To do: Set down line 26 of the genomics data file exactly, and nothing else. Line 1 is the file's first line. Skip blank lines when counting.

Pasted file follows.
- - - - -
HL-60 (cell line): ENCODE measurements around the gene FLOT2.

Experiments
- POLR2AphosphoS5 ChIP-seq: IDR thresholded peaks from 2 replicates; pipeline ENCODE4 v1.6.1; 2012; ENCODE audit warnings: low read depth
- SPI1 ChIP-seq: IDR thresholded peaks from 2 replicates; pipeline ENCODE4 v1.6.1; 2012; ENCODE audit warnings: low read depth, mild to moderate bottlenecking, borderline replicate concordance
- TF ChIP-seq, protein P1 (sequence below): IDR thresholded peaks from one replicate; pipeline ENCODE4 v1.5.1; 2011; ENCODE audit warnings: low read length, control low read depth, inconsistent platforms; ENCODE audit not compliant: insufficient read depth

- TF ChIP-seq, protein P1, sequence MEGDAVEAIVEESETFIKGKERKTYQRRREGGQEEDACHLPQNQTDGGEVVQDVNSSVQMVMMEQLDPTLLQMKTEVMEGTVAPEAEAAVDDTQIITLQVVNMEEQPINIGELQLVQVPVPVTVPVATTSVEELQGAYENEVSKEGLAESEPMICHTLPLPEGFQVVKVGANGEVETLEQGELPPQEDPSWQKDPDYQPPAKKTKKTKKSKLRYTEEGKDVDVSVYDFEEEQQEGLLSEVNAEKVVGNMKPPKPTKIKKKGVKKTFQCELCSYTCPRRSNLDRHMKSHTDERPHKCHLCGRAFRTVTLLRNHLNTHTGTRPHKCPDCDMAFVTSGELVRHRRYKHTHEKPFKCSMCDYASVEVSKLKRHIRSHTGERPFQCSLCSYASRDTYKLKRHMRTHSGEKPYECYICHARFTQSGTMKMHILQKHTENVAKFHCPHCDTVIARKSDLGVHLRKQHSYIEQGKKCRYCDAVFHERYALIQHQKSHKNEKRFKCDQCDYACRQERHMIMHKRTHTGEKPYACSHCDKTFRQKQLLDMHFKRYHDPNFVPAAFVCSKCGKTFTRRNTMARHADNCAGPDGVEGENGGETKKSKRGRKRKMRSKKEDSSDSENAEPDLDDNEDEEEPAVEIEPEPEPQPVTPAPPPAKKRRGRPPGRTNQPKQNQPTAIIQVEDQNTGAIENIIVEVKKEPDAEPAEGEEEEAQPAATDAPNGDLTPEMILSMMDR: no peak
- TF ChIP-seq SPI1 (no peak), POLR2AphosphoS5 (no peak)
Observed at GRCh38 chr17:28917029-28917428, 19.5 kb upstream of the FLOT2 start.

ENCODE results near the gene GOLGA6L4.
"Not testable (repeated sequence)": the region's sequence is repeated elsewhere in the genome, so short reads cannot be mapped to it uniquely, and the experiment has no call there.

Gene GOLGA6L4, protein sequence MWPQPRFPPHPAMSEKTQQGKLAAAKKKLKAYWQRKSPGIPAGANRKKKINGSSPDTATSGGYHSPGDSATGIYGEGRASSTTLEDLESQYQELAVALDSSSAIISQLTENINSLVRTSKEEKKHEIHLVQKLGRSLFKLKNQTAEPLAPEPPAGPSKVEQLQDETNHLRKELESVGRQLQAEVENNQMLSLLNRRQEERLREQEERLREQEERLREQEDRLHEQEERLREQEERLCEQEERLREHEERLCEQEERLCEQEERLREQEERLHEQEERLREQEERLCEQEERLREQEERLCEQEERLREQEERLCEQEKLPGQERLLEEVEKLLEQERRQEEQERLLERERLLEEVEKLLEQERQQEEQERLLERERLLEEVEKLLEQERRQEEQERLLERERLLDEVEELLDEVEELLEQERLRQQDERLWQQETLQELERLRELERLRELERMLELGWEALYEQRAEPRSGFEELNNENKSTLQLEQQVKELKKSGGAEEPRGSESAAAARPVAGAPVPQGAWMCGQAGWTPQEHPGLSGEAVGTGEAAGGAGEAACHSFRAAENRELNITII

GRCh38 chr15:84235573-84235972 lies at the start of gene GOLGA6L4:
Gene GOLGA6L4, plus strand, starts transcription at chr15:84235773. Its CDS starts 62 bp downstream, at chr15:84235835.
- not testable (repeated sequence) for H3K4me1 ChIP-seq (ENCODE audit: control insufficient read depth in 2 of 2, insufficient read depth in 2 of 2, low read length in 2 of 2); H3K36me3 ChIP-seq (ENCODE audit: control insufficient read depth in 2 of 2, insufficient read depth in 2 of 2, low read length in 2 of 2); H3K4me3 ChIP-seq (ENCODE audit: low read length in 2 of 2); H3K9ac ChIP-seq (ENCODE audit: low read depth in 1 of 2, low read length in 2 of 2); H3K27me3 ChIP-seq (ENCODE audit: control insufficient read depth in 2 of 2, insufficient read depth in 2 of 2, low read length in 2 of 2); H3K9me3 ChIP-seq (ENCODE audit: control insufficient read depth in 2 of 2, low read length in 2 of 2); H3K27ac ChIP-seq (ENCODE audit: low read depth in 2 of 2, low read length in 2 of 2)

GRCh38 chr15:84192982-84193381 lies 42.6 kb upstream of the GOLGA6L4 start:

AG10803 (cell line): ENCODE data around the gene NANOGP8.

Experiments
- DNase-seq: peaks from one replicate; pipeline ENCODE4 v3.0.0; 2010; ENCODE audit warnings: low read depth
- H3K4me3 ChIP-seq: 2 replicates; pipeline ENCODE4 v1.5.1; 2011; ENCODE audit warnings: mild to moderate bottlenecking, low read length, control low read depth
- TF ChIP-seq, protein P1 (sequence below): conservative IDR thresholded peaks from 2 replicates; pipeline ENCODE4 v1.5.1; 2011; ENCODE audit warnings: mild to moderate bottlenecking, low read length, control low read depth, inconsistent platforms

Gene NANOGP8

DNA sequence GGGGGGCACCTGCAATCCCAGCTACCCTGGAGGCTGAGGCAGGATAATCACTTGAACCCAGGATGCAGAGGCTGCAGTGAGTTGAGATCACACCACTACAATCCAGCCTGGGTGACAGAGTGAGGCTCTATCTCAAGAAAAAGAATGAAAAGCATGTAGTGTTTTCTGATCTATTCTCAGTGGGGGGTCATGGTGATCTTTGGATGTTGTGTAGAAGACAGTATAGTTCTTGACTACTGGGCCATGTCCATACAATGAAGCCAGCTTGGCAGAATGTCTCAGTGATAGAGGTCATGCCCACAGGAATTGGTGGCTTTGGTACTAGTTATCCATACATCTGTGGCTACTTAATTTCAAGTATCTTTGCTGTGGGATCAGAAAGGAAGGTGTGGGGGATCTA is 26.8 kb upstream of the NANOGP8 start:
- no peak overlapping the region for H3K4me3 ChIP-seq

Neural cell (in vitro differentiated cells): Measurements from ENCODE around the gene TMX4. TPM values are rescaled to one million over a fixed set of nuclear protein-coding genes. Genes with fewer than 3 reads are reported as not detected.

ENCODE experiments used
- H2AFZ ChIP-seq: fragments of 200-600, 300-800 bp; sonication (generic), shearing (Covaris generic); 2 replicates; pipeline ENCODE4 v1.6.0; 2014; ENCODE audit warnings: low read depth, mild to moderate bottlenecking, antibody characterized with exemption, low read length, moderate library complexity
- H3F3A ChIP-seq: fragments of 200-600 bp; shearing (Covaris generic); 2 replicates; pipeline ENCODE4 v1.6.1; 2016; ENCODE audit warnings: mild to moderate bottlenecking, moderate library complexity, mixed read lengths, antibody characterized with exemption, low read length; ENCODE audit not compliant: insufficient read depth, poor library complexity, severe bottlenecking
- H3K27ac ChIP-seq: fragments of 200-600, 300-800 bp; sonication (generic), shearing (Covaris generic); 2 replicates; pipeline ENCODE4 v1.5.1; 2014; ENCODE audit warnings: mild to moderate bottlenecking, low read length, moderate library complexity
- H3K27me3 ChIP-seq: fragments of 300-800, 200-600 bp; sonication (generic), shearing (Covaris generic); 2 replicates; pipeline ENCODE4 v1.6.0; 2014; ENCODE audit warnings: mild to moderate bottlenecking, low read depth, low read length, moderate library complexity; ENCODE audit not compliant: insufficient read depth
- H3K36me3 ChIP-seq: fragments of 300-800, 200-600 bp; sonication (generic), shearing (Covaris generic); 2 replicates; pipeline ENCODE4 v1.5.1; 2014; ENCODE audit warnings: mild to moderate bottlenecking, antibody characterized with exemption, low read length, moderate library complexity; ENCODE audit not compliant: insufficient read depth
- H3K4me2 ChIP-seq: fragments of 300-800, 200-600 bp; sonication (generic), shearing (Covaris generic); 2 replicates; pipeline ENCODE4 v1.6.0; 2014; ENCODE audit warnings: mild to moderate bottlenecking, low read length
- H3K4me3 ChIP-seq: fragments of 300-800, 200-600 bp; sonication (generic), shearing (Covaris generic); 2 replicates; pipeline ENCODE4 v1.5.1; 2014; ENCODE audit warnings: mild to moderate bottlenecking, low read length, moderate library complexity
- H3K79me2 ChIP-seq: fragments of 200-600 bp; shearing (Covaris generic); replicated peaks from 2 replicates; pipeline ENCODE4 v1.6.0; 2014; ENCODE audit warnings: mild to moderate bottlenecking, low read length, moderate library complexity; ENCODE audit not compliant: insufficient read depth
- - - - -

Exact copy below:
- H2AFZ ChIP-seq: fragments of 200-600, 300-800 bp; sonication (generic), shearing (Covaris generic); 2 replicates; pipeline ENCODE4 v1.6.0; 2014; ENCODE audit warnings: low read depth, mild to moderate bottlenecking, antibody characterized with exemption, low read length, moderate library complexity